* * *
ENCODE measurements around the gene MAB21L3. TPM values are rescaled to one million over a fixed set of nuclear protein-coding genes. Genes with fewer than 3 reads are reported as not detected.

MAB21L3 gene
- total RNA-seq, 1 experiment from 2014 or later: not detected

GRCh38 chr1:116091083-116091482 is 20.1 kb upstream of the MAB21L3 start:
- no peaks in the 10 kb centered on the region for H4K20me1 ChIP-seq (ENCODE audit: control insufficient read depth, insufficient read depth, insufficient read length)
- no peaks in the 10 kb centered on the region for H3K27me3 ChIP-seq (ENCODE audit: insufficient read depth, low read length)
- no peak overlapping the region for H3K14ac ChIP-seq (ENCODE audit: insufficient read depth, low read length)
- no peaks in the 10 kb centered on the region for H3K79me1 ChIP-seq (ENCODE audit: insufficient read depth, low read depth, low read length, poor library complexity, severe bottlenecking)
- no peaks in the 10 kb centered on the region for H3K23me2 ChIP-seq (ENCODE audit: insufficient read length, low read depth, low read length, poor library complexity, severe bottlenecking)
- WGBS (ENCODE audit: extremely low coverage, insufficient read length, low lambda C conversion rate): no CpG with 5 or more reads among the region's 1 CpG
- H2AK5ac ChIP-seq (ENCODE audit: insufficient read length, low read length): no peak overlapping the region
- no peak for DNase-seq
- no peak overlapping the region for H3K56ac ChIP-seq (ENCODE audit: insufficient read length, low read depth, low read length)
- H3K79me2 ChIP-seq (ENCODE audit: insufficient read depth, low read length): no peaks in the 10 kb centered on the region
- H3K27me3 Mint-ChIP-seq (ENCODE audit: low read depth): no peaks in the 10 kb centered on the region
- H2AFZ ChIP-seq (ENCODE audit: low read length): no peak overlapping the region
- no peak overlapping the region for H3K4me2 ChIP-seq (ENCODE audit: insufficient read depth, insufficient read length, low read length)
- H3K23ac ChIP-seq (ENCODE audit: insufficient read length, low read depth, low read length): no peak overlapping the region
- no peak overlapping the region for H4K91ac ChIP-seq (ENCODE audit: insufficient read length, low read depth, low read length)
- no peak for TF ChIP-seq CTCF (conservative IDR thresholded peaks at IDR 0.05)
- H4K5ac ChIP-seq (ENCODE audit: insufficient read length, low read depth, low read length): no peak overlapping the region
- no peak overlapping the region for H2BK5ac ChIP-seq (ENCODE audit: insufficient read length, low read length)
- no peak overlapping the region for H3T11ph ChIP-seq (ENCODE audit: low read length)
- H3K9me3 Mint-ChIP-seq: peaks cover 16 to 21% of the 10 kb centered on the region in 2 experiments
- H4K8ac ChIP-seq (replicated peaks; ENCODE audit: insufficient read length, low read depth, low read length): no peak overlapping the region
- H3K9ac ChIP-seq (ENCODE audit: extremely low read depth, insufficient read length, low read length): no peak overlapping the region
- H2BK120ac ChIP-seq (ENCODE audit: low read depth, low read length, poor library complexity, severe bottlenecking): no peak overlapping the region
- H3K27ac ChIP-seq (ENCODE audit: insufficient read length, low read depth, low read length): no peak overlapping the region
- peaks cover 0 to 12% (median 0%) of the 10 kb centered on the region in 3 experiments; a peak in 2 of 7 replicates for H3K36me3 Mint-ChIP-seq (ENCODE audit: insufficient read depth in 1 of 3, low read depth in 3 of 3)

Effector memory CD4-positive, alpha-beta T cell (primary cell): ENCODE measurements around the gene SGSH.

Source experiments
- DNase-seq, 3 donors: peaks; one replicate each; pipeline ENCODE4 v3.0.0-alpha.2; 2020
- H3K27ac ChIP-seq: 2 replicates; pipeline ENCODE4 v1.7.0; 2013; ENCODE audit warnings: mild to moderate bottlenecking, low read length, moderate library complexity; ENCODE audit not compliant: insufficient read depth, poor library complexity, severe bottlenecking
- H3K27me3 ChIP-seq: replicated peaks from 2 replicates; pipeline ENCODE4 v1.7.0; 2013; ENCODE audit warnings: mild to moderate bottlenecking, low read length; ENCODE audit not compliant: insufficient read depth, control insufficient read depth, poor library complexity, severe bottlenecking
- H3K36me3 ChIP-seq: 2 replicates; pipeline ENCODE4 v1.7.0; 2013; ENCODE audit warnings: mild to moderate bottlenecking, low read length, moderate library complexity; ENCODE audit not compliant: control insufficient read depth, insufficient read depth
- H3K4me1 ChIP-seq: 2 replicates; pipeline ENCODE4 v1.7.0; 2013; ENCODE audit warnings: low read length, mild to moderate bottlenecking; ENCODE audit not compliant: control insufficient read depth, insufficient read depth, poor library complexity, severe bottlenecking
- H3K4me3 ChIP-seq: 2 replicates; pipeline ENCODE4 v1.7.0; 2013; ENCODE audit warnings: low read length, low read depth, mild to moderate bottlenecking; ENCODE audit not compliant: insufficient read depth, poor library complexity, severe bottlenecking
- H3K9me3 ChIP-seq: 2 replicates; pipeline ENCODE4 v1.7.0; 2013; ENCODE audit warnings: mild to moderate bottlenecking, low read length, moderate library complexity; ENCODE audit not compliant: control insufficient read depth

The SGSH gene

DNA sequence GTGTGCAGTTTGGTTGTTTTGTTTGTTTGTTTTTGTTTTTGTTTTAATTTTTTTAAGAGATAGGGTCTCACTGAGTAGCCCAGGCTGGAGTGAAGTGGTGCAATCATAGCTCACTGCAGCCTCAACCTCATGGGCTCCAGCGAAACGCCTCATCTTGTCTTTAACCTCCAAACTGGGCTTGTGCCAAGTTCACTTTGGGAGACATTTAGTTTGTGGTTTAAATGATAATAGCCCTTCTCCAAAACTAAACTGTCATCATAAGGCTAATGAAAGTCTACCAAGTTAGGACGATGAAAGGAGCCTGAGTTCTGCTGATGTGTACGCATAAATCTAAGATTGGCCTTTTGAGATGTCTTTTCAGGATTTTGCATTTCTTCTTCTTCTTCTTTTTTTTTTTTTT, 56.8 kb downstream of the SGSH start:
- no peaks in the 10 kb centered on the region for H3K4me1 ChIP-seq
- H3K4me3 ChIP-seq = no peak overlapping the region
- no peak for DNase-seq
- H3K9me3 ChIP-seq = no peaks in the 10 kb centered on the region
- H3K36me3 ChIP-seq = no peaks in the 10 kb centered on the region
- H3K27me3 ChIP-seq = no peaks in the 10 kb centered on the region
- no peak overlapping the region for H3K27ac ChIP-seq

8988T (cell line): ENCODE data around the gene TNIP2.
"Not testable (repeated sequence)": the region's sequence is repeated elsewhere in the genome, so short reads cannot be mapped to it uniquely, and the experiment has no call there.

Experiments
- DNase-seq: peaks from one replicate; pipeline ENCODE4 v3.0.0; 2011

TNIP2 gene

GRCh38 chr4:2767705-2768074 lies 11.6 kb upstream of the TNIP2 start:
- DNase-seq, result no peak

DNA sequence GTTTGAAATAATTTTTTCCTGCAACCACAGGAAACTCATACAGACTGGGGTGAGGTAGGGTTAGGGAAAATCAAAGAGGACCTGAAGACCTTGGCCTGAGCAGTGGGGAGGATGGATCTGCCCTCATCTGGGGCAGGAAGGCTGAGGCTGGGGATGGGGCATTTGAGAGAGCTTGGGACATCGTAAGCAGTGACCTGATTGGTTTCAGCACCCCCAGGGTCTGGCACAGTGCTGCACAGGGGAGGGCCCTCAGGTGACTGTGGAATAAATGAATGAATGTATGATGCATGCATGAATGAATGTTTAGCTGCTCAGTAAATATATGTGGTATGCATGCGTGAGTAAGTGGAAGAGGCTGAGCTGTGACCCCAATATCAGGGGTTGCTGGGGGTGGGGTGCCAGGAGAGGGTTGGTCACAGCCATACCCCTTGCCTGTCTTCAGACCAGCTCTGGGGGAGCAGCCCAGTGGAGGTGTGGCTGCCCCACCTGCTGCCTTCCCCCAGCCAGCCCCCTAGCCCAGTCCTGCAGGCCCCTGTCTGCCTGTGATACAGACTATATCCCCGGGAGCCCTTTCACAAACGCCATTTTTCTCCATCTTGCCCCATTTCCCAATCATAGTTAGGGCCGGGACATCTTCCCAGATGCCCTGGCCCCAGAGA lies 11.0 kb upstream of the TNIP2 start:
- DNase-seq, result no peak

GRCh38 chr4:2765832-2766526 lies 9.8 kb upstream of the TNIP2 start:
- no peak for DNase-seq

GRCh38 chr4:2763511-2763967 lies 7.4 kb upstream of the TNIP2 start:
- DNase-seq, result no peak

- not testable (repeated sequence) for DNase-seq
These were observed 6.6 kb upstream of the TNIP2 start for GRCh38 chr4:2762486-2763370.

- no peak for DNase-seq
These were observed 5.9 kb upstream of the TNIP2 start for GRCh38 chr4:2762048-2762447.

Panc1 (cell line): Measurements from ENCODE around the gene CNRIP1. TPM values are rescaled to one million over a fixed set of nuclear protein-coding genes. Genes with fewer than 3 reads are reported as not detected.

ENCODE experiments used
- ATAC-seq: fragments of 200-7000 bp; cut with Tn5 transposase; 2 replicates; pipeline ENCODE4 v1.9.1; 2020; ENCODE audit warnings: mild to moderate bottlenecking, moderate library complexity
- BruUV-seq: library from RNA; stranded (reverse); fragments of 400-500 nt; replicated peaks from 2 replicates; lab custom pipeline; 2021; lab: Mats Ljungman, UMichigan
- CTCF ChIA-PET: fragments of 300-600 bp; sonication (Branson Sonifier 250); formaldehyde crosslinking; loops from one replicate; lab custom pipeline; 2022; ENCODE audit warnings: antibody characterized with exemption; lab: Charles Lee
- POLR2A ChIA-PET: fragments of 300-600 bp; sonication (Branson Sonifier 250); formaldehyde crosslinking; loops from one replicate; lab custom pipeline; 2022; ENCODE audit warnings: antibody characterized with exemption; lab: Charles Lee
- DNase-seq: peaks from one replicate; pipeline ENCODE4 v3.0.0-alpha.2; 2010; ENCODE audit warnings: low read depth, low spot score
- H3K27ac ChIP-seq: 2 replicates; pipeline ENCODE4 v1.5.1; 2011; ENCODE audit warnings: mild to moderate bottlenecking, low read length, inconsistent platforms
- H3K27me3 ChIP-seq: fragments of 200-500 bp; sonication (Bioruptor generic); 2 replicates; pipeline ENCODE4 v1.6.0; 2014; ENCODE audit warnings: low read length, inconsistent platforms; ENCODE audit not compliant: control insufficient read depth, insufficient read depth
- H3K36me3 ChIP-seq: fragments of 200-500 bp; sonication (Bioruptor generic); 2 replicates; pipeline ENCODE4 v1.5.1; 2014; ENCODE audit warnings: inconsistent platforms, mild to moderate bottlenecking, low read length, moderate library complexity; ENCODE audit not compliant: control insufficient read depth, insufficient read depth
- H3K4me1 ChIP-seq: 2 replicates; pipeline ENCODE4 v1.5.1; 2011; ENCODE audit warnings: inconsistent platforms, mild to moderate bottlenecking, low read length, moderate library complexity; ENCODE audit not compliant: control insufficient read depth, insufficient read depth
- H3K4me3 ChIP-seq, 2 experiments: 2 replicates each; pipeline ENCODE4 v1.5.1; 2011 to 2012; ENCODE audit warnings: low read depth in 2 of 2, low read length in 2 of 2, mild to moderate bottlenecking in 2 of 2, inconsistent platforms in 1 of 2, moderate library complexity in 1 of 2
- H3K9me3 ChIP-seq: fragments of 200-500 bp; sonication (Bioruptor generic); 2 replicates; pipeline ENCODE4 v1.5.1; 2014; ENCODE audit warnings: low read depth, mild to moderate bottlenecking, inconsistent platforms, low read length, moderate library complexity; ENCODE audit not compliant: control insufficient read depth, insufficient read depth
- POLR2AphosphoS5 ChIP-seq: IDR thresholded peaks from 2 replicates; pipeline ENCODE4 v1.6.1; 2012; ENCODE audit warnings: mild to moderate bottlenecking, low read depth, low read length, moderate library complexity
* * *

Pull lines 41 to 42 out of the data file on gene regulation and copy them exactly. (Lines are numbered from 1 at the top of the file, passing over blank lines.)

- no peaks in the 10 kb centered on the region for H3K4me1 ChIP-seq
- H3K4me3 ChIP-seq = no peak overlapping the region